Sahel food crisis: Field portraits with natural light & Serialization
One of my photos from last year in Niger was used for the month of August in CARE‘s wall calendar, which is a good excuse to talk about that image and the related series of portraits.
It shows the hands of Delou Ibrahim, holding sorrel leaves, used as a condiment, and grains of sorghum at her home in Saran Maradi, Niger.
The Sahel region, which stretches from East to West Africa including Niger, is periodically hit by food crises. I was interested in knowing more about the specific impact of the 2012 crisis, so I talked to women; they are generally the ones who struggle to feed their families in times of hardship.
People affected by food crises in the Sahel are generally portrayed as powerless victims, so I also wanted to give this story a different visual approach, hoping it would make viewers across the world relate to them at a human level. Therefore, I took photographs up close, focusing on details and expressions, and composed family portraits with three elements: mothers/grandmothers, their children/grandchildren, and the food they consume at home.
You can see the final images here.
Delou is the elder lady in the first image of the series. She was 70 years old at the time I spoke to her. She had four children and suffered the loss of nine. She had about 40 grandchildren, 16 of which lived with her.
Despite all the difficulties they have endured, these women were an example of humility and resilience.
Now, some details about what went into creating the images.
Sun rises very early and very quickly in this part of the world, so natural light was very harsh; vertical, direct sunlight. To counter that, I photographed most of the food shots in the shade, under the few trees I could find. As for the portraits, I asked the subjects to pose inside their homes. Thatched-roof huts and adobe houses generally have only one small door (about 1.5 meter high) and no windows, so once you get inside there is very little light available. I made sure the door was fully open and nobody was standing on the way, and used a fast lens (50mm 1.4) so I could have a stable shot at 1/40-1/50 and use a low (and low-grain) ISO. Having a reflector could have come in handy in this situation, but it is not essential. In the end the appearance of the light is quite soft, and some images have a Dutch/Flemish painting look to them, particularly in color.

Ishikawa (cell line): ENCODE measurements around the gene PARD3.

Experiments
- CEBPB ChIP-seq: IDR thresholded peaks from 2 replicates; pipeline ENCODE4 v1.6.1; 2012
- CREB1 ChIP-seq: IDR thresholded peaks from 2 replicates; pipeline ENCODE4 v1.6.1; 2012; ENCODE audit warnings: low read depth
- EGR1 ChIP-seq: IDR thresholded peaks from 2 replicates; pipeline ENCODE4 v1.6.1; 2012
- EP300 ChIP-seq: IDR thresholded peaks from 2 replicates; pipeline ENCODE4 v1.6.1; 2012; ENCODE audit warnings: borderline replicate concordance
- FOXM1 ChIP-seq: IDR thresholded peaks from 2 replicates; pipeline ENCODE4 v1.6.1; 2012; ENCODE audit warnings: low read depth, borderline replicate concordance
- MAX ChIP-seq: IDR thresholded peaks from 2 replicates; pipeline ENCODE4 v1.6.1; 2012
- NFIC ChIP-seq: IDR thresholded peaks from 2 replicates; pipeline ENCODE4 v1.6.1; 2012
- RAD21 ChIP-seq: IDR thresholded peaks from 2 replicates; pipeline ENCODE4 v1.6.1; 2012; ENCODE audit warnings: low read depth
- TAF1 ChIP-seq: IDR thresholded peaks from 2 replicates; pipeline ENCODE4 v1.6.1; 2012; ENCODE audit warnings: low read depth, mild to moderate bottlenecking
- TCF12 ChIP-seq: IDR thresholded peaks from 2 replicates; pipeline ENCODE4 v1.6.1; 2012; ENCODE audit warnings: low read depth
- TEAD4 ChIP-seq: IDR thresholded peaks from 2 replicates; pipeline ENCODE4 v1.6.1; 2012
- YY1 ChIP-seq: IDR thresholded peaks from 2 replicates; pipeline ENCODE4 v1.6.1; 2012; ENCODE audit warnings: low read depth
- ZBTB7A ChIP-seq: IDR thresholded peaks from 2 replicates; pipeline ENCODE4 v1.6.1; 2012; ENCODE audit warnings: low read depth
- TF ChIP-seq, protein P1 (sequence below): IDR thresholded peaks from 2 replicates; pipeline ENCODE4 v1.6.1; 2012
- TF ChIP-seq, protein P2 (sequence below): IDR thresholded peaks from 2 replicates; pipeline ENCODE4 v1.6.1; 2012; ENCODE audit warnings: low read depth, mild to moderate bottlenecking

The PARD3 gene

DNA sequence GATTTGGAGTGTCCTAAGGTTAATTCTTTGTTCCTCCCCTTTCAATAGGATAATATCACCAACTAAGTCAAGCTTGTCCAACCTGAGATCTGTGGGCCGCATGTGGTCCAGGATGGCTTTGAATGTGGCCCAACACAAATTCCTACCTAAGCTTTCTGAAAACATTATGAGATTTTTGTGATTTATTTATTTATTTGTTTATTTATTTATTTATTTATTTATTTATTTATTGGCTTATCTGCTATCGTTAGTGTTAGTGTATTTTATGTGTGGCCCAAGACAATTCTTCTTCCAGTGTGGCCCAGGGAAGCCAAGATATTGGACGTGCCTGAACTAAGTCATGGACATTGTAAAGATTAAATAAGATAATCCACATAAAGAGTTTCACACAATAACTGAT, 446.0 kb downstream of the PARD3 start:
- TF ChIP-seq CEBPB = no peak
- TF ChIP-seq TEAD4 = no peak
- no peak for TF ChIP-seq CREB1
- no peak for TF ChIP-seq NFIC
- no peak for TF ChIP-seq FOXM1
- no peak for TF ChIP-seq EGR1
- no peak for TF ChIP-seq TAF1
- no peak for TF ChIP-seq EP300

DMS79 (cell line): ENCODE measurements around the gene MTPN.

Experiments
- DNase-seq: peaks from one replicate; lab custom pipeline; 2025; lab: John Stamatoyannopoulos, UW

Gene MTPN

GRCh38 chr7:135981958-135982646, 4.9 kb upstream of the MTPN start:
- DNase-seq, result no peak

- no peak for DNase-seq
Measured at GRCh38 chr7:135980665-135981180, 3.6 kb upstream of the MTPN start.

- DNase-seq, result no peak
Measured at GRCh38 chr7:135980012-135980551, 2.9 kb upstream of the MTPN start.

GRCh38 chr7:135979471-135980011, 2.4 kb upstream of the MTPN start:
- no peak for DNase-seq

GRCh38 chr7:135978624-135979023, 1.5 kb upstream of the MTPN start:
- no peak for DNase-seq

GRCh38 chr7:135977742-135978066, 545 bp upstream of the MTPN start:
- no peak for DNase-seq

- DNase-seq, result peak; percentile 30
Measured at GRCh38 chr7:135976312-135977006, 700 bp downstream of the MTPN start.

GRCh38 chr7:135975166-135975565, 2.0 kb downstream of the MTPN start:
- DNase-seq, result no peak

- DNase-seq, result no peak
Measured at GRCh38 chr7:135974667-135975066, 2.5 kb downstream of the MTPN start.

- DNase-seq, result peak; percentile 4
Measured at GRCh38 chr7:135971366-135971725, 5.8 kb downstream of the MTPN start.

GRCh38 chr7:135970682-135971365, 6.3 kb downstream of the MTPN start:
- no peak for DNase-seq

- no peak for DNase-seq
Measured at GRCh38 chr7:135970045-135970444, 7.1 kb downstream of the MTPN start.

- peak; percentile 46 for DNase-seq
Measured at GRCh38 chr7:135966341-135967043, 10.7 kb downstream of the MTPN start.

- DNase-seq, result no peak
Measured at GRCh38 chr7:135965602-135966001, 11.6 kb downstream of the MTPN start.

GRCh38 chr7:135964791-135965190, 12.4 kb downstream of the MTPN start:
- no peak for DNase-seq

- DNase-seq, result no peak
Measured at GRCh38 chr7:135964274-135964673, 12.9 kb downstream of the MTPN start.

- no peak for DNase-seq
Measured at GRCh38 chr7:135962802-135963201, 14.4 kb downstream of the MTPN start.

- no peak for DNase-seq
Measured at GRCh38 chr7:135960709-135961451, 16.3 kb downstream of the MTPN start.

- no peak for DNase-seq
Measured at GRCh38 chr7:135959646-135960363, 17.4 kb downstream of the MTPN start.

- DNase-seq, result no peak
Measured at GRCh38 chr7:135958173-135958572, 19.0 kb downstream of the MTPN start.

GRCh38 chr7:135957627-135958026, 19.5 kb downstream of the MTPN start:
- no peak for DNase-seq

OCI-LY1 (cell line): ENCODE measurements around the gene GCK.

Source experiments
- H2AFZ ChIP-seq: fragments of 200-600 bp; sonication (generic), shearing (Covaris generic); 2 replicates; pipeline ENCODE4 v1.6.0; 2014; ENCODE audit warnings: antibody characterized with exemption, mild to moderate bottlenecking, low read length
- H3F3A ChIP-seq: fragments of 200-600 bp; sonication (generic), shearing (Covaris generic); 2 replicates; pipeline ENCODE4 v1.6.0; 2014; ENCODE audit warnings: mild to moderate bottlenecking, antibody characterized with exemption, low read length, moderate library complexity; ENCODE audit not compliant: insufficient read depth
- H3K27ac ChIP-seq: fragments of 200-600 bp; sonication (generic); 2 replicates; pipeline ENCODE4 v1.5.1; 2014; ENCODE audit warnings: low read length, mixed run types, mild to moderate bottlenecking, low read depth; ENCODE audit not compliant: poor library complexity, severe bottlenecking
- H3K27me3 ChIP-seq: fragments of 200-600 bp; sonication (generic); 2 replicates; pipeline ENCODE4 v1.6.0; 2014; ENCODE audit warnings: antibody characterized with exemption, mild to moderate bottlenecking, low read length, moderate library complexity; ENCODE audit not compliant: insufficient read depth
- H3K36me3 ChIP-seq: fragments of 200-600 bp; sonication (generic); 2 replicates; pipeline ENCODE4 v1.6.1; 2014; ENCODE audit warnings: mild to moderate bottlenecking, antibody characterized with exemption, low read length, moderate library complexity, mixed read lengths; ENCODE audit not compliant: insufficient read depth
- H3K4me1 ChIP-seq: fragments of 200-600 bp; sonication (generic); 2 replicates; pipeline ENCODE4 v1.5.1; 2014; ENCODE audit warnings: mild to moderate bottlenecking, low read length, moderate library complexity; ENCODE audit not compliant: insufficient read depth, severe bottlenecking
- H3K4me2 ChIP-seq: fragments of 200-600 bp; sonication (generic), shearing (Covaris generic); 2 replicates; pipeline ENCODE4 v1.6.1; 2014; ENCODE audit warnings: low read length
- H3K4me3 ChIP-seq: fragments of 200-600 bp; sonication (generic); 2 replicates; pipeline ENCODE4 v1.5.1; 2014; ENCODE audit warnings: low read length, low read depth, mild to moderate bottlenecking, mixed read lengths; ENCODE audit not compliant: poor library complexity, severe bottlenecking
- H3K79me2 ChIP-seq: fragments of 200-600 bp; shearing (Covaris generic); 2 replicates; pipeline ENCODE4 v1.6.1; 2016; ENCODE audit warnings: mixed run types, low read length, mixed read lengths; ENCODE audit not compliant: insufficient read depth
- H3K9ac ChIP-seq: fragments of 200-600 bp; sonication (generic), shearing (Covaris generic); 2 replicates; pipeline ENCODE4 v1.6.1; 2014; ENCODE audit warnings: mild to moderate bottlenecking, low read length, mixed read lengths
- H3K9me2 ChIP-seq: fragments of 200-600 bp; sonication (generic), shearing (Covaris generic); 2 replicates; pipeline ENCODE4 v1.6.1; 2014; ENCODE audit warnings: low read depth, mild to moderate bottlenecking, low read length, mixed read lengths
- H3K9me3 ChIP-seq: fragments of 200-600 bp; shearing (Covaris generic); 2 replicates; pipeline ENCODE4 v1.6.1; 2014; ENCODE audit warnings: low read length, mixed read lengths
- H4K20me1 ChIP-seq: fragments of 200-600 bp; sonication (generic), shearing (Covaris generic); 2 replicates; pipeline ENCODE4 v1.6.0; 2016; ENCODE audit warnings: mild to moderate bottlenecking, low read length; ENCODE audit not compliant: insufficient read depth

Composing the final B&W triptychs was a very interesting process. It was not only a matter of picking the best image for each category and family, but making sure they went well together. While editing, I noticed common elements such as backgrounds, patterns, head scarves, earrings, tones… and tried to match them. It was also necessary to take into account the direction of the eyes and the heads, in order to give the final image some dynamism. Viewers are somehow guided to read the image in a certain order, as they follow the eyes of the subjects and the different lines and shapes.
Adobe Photoshop CS6 and Lightroom 5 both have automated ways of doing diptychs and triptychs, but you might want to do your own layout (using guides and an overlaid frame) for better and more personal results.
Composite images and serialization offer plenty of possibilities, yet are quite underutilized in documentary and editorial photography, in my opinion. Not only are they a way to try something more creative, but also a storytelling resource which can give images additional interest and meaning. Serialization also pushes you to think beyond the individual image; it is the type of creative constraint that will make your craft go further and achieve something you had never considered.
I would love to hear other people’s thoughts and experiences with serialization in the comments.